Canvas Accessibility – The Basics and Overview

Designing with usability/accessibility in mind will help students with disabilities be successful in your course. As an extra benefit, adding usability features gives ALL students the opportunity to learn more effectively. For example, video captioning is clearly of great help to students with hearing impairments—and it’s also is beneficial to:

  • students who are learning English
  • students who are struggling readers
  • students with attention deficits
  • students reading on tablets and cell phones, which will reflow the text to fit the screen size, and
  • students working in a noisy location (on the bus or in Starbucks).

In order for a page in Canvas to be accessible it must have the following items addressed:

  • Heading styles are consistently used.
  • Lists are created with the tool in canvas.
  • Links are unique and descriptive.
  • Tables have designated row and column headers.
  • There is sufficient contrast between background and foreground colors.
  • Visual elements are not used as the sole method of conveying the importance of information.
  • Every image in the course has descriptive alternative text, including any text within the image and does not contain phrases such as “image” of or file extensions such as .jpg.

Watch the Video Guide on how to Implement Accessibility within Canvas.

Video Walkthrough
Canvas Accessibility – Video Walkthrough

Where to start

We must first determine where we are before we can start addressing accessibility. There are tools that exist that can help us automatically check for accessibility, but this post is for basic accessibility implementation.


Headings provide multiple benefits, but for a student using a screen reader, it allows them to navigate more effectively. Effective use of headings can allow that student to drill down to what they need to access rather than requiring that they read through the whole page.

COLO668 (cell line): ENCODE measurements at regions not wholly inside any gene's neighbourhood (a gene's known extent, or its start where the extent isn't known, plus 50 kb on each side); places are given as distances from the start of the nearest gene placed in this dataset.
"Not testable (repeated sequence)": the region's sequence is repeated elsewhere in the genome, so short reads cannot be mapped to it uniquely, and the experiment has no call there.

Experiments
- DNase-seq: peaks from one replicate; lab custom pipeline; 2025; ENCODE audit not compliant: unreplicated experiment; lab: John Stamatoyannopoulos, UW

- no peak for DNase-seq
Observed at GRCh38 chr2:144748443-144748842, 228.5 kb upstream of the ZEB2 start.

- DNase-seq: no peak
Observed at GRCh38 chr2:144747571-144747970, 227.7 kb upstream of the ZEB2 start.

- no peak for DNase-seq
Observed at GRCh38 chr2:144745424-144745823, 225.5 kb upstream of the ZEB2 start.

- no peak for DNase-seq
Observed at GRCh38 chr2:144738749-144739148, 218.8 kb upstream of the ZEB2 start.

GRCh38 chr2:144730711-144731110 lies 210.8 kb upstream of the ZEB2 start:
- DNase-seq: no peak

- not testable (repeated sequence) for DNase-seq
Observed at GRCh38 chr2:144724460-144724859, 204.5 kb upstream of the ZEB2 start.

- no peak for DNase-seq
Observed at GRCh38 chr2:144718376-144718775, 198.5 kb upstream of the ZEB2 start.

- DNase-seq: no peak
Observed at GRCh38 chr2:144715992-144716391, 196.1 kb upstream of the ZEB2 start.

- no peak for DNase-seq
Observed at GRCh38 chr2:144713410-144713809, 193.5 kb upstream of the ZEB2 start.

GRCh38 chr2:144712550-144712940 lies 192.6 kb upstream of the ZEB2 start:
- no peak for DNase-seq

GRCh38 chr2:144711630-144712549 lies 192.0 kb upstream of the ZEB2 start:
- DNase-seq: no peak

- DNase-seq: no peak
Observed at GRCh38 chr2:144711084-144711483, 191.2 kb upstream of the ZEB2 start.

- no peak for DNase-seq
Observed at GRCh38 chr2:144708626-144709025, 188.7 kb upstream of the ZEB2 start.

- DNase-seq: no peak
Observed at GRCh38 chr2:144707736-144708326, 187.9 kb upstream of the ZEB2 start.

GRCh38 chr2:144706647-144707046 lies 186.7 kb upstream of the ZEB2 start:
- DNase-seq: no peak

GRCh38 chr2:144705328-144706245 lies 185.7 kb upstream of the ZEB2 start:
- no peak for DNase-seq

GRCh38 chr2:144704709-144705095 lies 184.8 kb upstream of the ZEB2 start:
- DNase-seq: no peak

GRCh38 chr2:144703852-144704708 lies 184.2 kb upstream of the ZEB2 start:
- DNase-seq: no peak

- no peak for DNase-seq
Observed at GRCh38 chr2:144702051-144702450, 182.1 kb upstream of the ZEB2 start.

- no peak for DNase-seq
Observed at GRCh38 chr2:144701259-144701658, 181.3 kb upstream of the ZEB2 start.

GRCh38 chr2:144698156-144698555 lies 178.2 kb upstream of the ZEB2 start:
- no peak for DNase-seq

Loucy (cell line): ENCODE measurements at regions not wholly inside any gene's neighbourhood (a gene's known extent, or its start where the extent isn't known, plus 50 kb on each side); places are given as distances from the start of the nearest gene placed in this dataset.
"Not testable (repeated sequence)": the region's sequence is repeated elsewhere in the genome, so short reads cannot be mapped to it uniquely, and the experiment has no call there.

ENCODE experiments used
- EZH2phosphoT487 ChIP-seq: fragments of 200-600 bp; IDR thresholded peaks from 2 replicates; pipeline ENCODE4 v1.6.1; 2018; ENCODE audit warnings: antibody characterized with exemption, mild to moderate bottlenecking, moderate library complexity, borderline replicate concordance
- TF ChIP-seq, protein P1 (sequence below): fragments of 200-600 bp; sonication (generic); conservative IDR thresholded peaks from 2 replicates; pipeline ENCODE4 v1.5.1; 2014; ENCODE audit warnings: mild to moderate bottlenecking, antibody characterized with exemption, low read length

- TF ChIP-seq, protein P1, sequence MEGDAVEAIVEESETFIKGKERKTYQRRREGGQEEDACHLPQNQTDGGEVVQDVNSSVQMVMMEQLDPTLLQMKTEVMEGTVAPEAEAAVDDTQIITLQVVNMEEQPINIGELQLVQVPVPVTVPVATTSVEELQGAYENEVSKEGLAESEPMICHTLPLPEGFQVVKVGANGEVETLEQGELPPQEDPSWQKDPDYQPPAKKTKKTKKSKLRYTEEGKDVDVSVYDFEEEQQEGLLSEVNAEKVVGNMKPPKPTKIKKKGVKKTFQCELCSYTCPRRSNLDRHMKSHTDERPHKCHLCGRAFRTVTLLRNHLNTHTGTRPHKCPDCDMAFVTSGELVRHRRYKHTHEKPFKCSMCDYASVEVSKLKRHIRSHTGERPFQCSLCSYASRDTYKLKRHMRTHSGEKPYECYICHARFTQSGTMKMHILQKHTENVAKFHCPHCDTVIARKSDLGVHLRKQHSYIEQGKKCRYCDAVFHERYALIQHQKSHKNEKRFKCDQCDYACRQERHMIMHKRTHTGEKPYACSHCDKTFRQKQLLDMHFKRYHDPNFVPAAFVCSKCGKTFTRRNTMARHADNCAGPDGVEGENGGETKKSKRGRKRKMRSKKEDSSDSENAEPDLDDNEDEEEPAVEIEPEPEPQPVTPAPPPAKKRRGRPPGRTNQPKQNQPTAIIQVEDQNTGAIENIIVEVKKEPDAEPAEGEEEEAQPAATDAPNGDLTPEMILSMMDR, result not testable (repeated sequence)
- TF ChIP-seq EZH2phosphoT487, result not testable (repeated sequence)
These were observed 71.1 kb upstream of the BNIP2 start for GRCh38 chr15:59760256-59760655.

The screen reader allows you to drill down from higher heading to lower heading. This means you can list all heading level 3s under a specific heading level 2 for more precision. One suggestion is if you provide an action item on the text page, provide a heading over that, so the student can skim directly to the homework, additional reading, etc. A well-aligned page should have headings with an appropriate level of complexity:

  1. Heading Level 1 is the title of the page, placed by Canvas, you will always have this. If the page is very short, less than 100 words, it can be left with no additional headings.
  2. Heading Level 2 is the highest level separations within the canvas shell and should be used to chunk major topics in material. 
  3. Heading Level 3 and lower should be used for text-heavy pages and should be used to give additional structure to the document. 
  4. The Heading levels should form a tree, where each heading is preceded by the level one above it.


Lists are handled differently by screen readers and can be confusing to read if used improperly. Properly designed lists can be copied to other software while maintaining the structure, which might assist students in responding to prompts.

  • Bulleted lists are for lists where order is unimportant
  • Numbered lists are for lists where order is important
  • Lettered lists are primarily for unordered lists where referring to a specific item may be important. 


Links should have descriptive titles describing where they are sending students. Screen readers allow users to pull a list of links from a page. If the pages have meaningful names, they can find exactly the link they need without referring to the surrounding text. All students can use the tab button to jump from link to link for a similar experience. This test checks for the following issues: